I feel silly asking this, but wouldn’t you like to live a happier and more fulfilling life?  I thought so.  Try a regular gratitude practice- it can be daily or several times per week- to retrain the brain into appreciating what you already have.  Try a regular practice of quiet observation of yourself and your thoughts in the form of seated meditation or moving in a yoga class. Try to allow yourself to feel all of your emotions without limiting or resisting and try to listen to the cues your body is giving you- focusing on the breath can help to tolerate uncomfortable or overwhelming physical or emotional feelings.

Yoga and Positive Psychology, in my mind, are two different modes of practicing the same thing.  Skills for living happier, more satisfying, more fulfilling lives.  For both, I am grateful every day.

If you try, you will always find something to be grateful for.

Thanks for ready.  I am grateful for you.

Talk again soon,



We Are One

Nothing divides a country like an election. In the past months, we have been inundated with accusations, hateful comments, competition, and extreme focus on our differences.  Even as I was watching the polling results, the news was informing us all of the racial, educational, and socio-economic differences in voters.

Now, don’t get me wrong- I LOVE a good competition. And competition isn’t all bad. It can motivate us to push ourselves, to grow, to become better than we thought we could be. But competition can also push us beyond that point to a place of severe judgment, bitterness, hate, and division.

In our society of instant gratification, savvy marketing, and trained elitism, it is easy to fall into a mindset of focusing on lack, differences, and what we don’t have rather than what we do.

So, how do we prevent our crossing that line? At the end of the day, no matter who wins or loses, we must remember that we are ultimately all the same. We are all made of the same energy. We are all living in the same world. And for the most part, I believe that we all want to feel safe, happy, healthy, and for our country and our world to be at peace.

Jill Bolte Taylor, who has experience teaching brain anatomy at Harvard Medical School, points out in her outstanding book My Stroke of Insight, how very much alike we all are: “As members of the same human species, you and I share all but 0.01% (1/100th of 1%) of identical genetic sequences.  So, biologically, as a species, you and I are virtually identical to one another at the level of our genes (99.99%).”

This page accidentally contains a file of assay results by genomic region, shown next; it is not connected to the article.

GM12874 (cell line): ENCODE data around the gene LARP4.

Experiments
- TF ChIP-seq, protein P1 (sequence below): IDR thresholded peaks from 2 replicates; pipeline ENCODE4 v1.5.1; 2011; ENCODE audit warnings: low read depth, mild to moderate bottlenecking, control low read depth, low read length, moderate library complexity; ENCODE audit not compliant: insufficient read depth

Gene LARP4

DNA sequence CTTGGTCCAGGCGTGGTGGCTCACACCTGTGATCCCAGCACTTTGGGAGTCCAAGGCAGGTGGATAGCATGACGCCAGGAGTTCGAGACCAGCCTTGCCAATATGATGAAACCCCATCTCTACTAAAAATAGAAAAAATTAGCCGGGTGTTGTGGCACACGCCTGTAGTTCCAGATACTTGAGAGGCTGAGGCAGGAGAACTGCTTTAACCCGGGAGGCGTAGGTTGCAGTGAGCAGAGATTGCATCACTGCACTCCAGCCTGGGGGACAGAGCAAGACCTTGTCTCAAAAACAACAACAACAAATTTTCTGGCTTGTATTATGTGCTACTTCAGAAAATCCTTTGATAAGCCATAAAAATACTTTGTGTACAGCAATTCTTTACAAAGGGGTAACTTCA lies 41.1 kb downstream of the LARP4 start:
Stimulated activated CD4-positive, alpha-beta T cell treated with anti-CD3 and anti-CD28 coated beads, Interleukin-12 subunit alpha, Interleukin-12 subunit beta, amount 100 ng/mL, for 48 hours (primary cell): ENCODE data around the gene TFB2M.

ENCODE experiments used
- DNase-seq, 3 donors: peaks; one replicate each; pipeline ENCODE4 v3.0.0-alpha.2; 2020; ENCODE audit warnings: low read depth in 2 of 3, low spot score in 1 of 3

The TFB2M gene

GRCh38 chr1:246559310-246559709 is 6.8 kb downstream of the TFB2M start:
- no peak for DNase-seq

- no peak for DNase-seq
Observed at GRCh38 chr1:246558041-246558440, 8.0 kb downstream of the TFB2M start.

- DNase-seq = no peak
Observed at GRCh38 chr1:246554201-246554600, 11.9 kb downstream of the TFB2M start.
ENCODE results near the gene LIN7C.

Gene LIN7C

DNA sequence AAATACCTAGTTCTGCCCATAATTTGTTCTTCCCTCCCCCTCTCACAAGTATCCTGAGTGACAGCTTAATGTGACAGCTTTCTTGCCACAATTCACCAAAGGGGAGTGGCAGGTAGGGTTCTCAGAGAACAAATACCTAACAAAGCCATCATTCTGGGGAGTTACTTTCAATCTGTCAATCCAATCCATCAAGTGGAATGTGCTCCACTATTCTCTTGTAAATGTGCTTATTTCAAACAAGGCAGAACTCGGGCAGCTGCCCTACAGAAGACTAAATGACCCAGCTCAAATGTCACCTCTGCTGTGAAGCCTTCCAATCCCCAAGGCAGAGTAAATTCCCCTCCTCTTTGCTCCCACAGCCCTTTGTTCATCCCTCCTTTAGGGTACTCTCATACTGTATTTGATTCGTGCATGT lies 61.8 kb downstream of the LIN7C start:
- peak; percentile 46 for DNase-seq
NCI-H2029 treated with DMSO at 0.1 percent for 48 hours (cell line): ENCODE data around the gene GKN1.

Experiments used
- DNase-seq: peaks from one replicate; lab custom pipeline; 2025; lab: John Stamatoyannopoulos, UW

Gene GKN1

If this is true, why is it that we focus on the 0.01% within us that makes us different?  That very narrow focus also does not always tend to be to celebrate our differences and unique contributions. Out of fear, many times, our focus on the differences among us only serves to increase fear, hate, and separation.

In the aftermath of a very emotional campaign and election, I think that in order to move forward in a healthy way, we MUST bring our focus back to the fact that we are all on one team.  We are all in this together.  We all want our country to be great and we all want to live happy, fulfilling lives.  We may disagree on things, but we cannot let the differences we have divide our country and pit us against each other.

Taylor also tells us that “generally, most of us are compassionate with those that we see as our equals. The less attached we are to our ego’s inclination for superiority, the more generous of spirit we can be with others.”  It seems to me that being 99.99% genetically identical to others makes us pretty much equals.  Let’s use that biological fact to help us approach each other with love and compassion.  Let’s work together so that we all succeed.



Let’s be the team that we can be.  We are all the same.  We are all in this together.  We are all love.  This week, try to remember that.  Your actions will lead the way for others to do the same.

I will be right beside you, friend.

Talk again soon,


It’s something unpredictable